For decades now, I’ve seen the aftermath of botched drug raids; early morning mayhem in which police, using mauls and wearing body armor, smash through the front doors of ghetto homes, guns drawn, shouting for sleeping residents to drop to the ground. I’ve seen raids of sixteen or eighteen addresses come up empty for drugs and weapons at more than half of those locations. And of course, I’ve seen raiding officers drop a copy of the signed, documented and perfectly legal probable cause on the rowhouse floor, gather equipment, and walk out of homes from which they recovered no evidence of criminality.
“Are you gonna fix my door?” is always a stunned resident’s first question.
“You need to call the city for that,” is always the ready, ambiguous reply.
What poor and working-class communities routinely endure within the very constitutional construct of our drug war makes the wails of indignation over this NSA data-mining astonishing and embarrassing to me. And no, before you get wound up prematurely and choose the too-easy, I-didn’t-read-deep-enough argument, I am not saying that overreach in other realms of the criminal justice system justifies overreach anywhere else.
After all, no one is suggesting that we do away with court-approved search warrants for domestic crime suppression. Or dialed-numbered recorders. Or interrogation rooms. Or informants. Or just about any other law enforcement asset that can be used properly and misused egregiously. Oh, more people are now complaining about the excesses of the drug war, to be sure. But all of us understand that the existing legal weapons and strategies are there for all crimes — for murder, for rape, for robbery, for burglary. Hell, if a crew of detectives were pulling cell numbers off a tower to identify and arrest a rampaging serial rapist — and traipsing through the phone metadata of ten thousand other citizens to do it — we’d do more than applaud; we’d buy the film rights. We are comfortable with a certain level of intrusion involving all previous weapons of law enforcement, and even the use of phone metadata as it can be utilized. Why, I wonder. And why has this particular law enforcement intervention– no less legal as it was proposed to the FISA court — engaged the worst fears of many.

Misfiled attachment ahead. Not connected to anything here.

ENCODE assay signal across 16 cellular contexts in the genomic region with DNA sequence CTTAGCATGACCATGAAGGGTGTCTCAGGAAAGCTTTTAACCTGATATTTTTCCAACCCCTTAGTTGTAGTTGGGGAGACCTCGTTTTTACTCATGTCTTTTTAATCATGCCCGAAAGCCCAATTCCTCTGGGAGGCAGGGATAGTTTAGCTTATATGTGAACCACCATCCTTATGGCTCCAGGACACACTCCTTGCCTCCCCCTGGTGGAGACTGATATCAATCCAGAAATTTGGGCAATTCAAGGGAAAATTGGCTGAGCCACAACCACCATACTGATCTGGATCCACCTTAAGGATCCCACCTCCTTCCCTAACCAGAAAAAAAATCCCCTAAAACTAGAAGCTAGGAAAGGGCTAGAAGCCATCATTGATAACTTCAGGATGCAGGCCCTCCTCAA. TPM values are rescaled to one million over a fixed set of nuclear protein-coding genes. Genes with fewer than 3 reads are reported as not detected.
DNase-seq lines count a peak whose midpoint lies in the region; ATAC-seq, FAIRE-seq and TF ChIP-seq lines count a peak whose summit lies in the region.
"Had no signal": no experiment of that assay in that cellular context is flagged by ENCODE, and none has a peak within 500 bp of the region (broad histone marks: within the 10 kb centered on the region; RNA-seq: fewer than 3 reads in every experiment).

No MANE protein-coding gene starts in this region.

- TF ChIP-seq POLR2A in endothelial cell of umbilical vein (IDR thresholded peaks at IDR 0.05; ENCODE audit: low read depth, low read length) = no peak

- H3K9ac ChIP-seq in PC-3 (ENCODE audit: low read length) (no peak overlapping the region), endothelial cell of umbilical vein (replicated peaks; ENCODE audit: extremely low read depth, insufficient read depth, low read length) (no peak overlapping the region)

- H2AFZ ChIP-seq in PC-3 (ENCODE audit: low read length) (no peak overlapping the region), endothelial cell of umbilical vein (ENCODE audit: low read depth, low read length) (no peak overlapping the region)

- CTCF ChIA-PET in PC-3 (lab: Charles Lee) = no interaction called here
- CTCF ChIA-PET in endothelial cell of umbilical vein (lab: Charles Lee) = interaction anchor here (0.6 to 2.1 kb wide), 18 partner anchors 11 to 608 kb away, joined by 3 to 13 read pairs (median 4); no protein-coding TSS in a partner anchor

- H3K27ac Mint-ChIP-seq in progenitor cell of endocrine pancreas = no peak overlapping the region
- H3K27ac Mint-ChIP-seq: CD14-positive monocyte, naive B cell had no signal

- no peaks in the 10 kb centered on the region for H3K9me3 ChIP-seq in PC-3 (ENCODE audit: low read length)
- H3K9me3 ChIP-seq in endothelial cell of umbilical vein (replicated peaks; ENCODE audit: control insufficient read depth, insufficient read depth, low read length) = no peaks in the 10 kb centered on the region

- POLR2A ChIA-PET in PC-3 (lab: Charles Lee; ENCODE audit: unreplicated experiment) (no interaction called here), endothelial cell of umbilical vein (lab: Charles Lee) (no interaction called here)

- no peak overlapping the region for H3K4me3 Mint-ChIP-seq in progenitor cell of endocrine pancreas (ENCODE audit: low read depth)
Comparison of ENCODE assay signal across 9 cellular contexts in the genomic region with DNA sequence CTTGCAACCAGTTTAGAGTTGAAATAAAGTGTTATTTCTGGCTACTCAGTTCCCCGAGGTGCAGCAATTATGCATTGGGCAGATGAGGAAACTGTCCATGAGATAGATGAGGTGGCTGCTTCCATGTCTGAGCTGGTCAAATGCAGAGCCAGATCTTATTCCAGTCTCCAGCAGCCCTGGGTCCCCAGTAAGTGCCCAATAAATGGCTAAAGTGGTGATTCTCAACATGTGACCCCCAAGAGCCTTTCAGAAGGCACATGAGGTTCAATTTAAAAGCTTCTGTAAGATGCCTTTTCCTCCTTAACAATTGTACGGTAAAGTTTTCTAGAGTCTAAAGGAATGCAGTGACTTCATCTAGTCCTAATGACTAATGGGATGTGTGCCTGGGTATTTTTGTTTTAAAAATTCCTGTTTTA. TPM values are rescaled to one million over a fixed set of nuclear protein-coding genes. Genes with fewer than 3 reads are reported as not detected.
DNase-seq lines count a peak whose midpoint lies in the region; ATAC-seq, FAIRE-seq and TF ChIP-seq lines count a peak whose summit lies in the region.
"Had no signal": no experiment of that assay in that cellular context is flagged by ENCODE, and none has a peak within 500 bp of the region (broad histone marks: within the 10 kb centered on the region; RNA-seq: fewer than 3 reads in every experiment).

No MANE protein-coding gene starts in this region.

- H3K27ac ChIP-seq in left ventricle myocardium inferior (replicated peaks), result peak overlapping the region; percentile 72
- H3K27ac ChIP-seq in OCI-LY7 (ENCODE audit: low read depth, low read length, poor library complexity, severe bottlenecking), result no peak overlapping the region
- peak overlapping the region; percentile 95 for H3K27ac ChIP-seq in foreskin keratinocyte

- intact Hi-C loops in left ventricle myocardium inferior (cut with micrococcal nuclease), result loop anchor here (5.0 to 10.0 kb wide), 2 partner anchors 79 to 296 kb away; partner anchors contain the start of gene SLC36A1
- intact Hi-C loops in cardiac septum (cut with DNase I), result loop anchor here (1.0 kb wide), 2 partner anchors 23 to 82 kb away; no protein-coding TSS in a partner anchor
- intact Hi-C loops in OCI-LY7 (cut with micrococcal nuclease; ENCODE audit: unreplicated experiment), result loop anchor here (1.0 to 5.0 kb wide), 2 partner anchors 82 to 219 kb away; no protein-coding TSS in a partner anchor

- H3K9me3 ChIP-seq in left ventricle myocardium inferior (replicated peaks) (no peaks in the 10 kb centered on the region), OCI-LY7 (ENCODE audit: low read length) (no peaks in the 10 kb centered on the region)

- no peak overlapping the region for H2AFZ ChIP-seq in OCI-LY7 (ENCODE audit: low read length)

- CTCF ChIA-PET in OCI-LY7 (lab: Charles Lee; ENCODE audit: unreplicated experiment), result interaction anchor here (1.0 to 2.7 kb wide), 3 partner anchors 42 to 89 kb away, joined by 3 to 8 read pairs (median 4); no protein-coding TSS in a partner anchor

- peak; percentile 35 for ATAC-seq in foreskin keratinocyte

Considering the number of public officials that have been gunned down recently, many allegedly by Aryan Nation types, you would think that this man is either very dumb, lacks any compassion, is psychotic, or maybe just a fool.
The founder of a Colorado gun group is looking forward to November’s “hunting season” because it will be “time to hunt Democrats.”
Dudley Brown, who serves as the executive director of Rocky Mountain Gun Owners and the executive vice president of the National Association for Gun Rights, used some violent rhetoric during a Wednesday interview with NPR about how gun owners would deal with Democrats who supported President Barack Obama’s proposal for universal background checks.
“I liken it to the proverbial hunting season,” Brown quipped. “We tell gun owners, ‘There’s a time to hunt deer. And the next election is the time to hunt Democrats.’”
“This is a very Western state with traditional Western values,” he pointed out. “And citizens had to have firearms for self-defense, and right now that’s still the case.”
A 2010 post on Sarah Palin’s Facebook page had placed crosshairs over Rep. Gabrielle Giffords’ congressional district only months before the Democratic congresswoman was shot in January of 2011. Palin had said supporters should “reload” and use their votes to “aim for” the Democrat’s defeat.
EXCERPT: A tea party leader in Texas is defending his promotion of the American Fascist Party as something he thought was “pro-Constitution, pro-America.”
James Ives, who was listed as the president of the Greater Fort Bend County Tea Party in 2011, confirmed to The Texas Tribune on Monday that he had made a promotional video for the American Fascist Party and advocated tea party principles on a Fascist Party message board.
In the video, a man who looks like Ives sits in front of a Fascist Party logo wearing a uniform with yellow shoulder patches. Another photo shows a uniformed man sitting in front of a fascist cross. The blog that inspired Norwegian mass shooter Anders Behring Breivik describes fascist solar crosses as “symbolic representations buried deep in the regions of the brain where the primal responses to stimuli are rage, awe, and fear.” . . .
. . . “From my point of view, it was all pro-Constitution, pro-America,” Ives explained to the Tribune. “I never did anything… There really weren’t enough people involved to be a gathering, let alone a rally. It was basically a scattering of people across the continent just complaining.”
The tea party leader claimed that he his participation in the Fascist Party was part of an effort to write a novel about what he thought was a cabal. But instead of writing that novel, Ives wrote on the message board about how building the Fascist Party in America was “our spirit, our calling.”
“It will be our greatest challenge, and our sweetest victory, to finally surpass this dark menace, this numbing threat from the shadows, and replace it with the pure sunbeam that is our Fascist Faith, our Fascist Truth,” Ives wrote.